Let’s take a step back in time when Ford and GM and Chrysler introduced their light-duty diesel engines. The year was 1983 and the engine was the 6.2-liter diesel.
This engine was a joint venture between Detroit Diesel engine company and General Motors, and came as an option in the 1/2, ¾, and one-ton pickups.
In the same year Ford introduced its diesel engine, the 6.9-liter International diesel. Both of these engines were indirect injected and naturally aspirated. It was not until 1989 that Chrysler appeared on the light-duty diesel scene with the direct-injected, turbo-charged, 5.9-liter Cummins engine.
All of these engines in the light-duty diesel industry had one thing in common: Simplicity! These engines were notable for their great fuel economy, lack of emissions equipment, easy-to-work-on status and reliability.
They all averaged 160 to 170 horsepower and made around 400 ft. lbs. of torque or less. Let’s jump forward 15-plus years to today and talk about the modern diesel engines in light-duty trucks.
Ford released its long-awaited Scorpion engine, which is built by Ford exclusively and features 400 horsepower and 800 ft. lbs. of torque. Comparably, GM has its LML Duramax engine, which produces 397 horsepower and 765 ft. lbs. of torque.
Chrysler still continues to run with the proven Cummins engine powerplant, now displacing 6.7 liters and producing 350 horsepower and 650 ft. lbs.
What do these engines all have in common? Complexity! Each one of these new engines benefits, and suffers, from emission-driven devices.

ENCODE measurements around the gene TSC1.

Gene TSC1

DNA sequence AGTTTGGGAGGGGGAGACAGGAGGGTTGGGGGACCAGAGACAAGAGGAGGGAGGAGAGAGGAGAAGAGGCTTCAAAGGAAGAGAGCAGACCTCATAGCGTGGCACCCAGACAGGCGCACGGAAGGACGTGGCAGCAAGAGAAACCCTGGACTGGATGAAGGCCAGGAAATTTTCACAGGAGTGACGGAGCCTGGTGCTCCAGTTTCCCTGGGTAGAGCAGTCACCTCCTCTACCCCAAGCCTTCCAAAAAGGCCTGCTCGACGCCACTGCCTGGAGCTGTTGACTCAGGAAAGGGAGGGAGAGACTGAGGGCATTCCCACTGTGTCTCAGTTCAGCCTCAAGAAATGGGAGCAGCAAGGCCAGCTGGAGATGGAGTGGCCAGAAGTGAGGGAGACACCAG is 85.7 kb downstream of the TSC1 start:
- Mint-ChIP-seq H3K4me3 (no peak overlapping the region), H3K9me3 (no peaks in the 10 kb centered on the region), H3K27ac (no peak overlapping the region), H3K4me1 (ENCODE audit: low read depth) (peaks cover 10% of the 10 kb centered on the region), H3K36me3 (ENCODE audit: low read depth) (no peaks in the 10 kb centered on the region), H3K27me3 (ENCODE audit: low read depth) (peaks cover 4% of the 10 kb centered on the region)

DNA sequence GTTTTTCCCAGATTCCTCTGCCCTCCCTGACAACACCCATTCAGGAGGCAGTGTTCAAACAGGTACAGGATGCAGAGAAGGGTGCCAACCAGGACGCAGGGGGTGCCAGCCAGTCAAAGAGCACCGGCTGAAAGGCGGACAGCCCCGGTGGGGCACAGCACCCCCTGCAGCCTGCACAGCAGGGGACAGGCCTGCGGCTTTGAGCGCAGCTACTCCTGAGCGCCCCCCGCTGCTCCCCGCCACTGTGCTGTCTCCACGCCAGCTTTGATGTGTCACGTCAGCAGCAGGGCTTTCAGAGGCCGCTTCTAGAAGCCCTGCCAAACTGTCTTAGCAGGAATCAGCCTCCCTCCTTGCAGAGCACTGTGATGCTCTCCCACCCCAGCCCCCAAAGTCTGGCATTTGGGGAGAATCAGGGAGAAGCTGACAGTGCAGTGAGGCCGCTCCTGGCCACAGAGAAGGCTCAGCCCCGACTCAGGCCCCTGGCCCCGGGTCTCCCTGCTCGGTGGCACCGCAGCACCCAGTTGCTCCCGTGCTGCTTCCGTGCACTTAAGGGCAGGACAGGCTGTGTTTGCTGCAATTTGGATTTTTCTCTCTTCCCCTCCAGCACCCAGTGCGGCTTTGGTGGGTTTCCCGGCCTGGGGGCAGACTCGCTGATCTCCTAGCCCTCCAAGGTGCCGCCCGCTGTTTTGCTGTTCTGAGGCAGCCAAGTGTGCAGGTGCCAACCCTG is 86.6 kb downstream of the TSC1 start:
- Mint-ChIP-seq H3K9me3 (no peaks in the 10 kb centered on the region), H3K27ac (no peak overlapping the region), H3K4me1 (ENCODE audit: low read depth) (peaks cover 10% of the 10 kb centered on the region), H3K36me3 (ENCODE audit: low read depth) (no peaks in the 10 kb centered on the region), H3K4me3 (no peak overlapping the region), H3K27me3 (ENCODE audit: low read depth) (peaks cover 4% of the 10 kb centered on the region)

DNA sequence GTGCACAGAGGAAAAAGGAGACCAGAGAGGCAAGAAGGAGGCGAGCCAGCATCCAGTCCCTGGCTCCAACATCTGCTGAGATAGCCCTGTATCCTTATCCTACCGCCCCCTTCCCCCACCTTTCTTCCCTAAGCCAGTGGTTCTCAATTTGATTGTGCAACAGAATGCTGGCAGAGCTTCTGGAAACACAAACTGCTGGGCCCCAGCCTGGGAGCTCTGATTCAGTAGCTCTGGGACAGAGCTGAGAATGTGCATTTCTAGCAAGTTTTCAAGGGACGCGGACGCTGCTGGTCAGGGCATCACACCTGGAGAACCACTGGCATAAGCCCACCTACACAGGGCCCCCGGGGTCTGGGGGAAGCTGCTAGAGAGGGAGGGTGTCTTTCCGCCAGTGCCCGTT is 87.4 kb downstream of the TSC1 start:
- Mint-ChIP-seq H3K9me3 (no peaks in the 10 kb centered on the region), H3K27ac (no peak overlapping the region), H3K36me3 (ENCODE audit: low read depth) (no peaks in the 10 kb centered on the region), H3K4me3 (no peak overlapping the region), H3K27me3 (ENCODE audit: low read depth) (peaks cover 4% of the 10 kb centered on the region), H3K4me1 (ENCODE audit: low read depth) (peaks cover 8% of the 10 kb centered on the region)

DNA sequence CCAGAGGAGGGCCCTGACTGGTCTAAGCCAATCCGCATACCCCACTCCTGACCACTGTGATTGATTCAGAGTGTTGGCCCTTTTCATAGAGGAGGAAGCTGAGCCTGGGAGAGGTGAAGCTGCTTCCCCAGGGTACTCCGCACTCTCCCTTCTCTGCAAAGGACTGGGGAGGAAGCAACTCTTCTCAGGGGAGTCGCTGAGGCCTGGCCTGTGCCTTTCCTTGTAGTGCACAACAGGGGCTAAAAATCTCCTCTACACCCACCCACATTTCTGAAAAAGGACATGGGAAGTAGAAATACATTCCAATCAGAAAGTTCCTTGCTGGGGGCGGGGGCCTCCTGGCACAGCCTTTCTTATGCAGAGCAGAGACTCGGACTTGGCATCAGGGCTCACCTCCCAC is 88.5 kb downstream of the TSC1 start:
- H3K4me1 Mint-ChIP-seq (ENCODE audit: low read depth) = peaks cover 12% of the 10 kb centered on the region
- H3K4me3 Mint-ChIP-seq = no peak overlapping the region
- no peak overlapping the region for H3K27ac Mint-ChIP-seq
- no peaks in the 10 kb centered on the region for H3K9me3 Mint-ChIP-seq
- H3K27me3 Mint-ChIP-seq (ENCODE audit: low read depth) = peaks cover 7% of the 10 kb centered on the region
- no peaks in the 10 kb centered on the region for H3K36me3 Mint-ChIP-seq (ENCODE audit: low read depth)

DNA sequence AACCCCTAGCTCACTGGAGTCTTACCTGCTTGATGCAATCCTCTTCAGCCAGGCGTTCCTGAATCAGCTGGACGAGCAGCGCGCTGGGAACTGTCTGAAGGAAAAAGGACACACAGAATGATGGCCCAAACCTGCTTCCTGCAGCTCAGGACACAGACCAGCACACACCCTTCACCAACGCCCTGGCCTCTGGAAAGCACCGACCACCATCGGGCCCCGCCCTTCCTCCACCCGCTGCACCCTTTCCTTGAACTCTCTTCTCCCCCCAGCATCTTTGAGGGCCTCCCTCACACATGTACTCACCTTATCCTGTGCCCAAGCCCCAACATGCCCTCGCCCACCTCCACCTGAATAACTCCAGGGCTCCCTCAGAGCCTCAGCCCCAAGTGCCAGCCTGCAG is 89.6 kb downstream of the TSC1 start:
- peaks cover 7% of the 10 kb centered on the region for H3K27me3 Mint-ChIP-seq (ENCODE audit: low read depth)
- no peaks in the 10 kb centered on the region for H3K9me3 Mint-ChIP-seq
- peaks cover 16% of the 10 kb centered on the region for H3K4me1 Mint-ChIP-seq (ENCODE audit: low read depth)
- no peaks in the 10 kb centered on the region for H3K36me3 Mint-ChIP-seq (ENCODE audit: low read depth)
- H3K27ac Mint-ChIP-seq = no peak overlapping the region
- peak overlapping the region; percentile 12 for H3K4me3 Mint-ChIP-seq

These devices include exhaust gas recirculation (commonly known as EGR), particulate filters and catalytic converters in the exhaust, to name a few, as well as urea (ammonia) injection. These are the devices which clutter up the engine bay, hinder fuel mileage and create reliability issues.
Why do we have all these emissions? Environmental Protection Agency (EPA) standards. Does it make vehicles more expensive? Yes. Does it cause vehicles to use more fuel? Yes. Is it harder on the engine? Yes.
So you might ask: What are the benefits to having a vehicle with the new emissions equipment on it? Well, the air exiting the exhaust can actually be cleaner than the air being inhaled in the intake.
This means that as you drive around, these engines are not only not contributing to the pollution problem, but actually cleaning the air, in essence.
In order for the current diesel engines to achieve such clean results, they have to benefit from the most current engine and fuel injection technology.
Each of the big three’s diesel engines benefit from features such as common rail injection, variable geometry turbos, extremely fast engine processing modules and many other technologically advanced pieces of equipment.
Each one of these advances now made available in recent years contribute to a cleaner-burning engine with fewer emissions.
In case you didn’t notice, these new engines also have about twice the power of their predecessors, due in large part to the advances in basic equipment driven by emissions-related regulations. So maybe the EPA and emissions-related regulations are not that bad after all.
When asked whether the EPA been the catalyst for engine advancements, we could probably answer “yes”, and they will most likely continue to be the catalyst for engine advancements.
So next time you pop the hood of a new diesel pickup and are disgusted by all the emissions equipment and other components stuffed into the engine bay, remember that if it wasn’t for emission standards, we would not have the technological advances in diesel engines that we do today. PD